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The Evangelist of Molecular Biology 

Algis Valiunas

James D. Watson is the most famous American scientist since J. Robert Oppenheimer, and he wouldn’t have it any other way. That his name will roll throughout history in tandem with that of Francis Crick, his English collaborator at the Cavendish Laboratory in Cambridge, does not diminish its luster, and may even enhance it somewhat. For an achievement like the 1953 discovery of the structure and basic function of DNA, there is glory enough to go around.

It might indeed be too much for a single man to shoulder. Francis and Crick are certainly an inseparable pair in the public mind, and the association has even confused some persons who clearly ought to know better. In 1955, shortly after Nevill Francis Mott had become the new head of the Cavendish, Crick said he’d like to introduce him to Watson, who had recently returned to Cambridge from Caltech. Mott was flummoxed. “Watson? Watson? I thought your name was Watson-Crick.”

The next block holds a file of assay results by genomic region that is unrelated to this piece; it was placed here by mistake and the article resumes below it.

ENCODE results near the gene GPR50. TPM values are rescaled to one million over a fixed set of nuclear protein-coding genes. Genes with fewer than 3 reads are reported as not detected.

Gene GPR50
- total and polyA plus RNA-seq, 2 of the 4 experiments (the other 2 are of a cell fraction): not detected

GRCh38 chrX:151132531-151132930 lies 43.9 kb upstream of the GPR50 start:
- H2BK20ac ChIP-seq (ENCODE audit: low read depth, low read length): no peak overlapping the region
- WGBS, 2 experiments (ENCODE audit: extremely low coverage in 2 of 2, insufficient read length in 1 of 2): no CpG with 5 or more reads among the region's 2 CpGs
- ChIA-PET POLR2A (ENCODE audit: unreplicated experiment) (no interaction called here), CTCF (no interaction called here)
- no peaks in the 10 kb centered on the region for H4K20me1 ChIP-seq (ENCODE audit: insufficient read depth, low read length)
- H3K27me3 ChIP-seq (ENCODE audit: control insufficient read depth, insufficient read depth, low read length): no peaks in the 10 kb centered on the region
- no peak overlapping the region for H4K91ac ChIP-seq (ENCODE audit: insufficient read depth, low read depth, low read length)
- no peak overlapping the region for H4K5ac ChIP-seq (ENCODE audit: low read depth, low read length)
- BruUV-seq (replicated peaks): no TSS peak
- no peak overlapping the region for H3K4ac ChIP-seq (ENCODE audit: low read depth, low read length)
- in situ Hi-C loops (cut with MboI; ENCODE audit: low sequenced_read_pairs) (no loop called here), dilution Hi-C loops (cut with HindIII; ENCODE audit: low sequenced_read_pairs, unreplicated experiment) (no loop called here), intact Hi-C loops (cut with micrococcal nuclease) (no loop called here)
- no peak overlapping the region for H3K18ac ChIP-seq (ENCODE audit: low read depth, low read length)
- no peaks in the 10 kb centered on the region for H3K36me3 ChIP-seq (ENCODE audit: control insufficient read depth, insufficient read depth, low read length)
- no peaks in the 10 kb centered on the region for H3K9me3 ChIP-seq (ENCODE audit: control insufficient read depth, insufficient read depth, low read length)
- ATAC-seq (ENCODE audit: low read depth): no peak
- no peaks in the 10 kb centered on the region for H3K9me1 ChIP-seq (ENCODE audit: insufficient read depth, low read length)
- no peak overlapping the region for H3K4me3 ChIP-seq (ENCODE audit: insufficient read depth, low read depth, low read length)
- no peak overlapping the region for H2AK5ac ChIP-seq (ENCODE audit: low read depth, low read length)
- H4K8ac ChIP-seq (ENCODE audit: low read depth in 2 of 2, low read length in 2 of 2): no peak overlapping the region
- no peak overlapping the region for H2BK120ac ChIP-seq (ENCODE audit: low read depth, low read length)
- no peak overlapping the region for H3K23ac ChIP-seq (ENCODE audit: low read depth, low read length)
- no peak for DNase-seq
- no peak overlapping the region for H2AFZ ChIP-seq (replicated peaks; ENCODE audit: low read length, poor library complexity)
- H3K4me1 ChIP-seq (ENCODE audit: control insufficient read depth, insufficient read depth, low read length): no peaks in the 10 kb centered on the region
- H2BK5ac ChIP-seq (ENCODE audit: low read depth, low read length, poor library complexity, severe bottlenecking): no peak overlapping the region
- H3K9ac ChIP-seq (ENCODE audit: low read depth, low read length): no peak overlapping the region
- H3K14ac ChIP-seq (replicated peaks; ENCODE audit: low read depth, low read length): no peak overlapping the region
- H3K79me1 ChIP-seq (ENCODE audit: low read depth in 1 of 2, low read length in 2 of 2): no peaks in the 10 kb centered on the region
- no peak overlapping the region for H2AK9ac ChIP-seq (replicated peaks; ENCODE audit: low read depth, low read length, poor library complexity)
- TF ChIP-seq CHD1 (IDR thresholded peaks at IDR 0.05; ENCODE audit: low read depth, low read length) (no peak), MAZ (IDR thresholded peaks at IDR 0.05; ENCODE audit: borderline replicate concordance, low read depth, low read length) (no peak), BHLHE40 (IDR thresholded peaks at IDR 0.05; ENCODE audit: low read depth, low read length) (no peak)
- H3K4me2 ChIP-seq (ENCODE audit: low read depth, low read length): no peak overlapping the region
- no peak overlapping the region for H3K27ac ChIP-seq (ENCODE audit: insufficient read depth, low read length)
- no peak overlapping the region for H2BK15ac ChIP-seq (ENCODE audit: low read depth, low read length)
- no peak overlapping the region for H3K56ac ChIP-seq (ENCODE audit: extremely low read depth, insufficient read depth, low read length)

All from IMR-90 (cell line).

It did take some time for the momentous discovery to make the rounds, even among distinguished scientists. But in due course it became common knowledge of a sort. As Crick relates in his memoir What Mad Pursuit, the physical chemist Paul Doty was traveling to New York around 1960, when lapel buttons had become the latest thing, and, in amazement, he saw one for sale proclaiming “DNA.” Certain that this was some fashionable slogan unknown to him — something quite different from what the letters signified to scientists — he asked the sidewalk vendor what it meant. “Get with it, Bud,” the salesman replied. “Dat’s the gene.”

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Algis Valiunas is a New Atlantis contributing editor and a fellow at the Ethics and Public Policy Center. His writings are collected at

Algis Valiunas, "The Evangelist of Molecular Biology," The New Atlantis, Number 53, Summer/Fall 2017, pp. 69-107.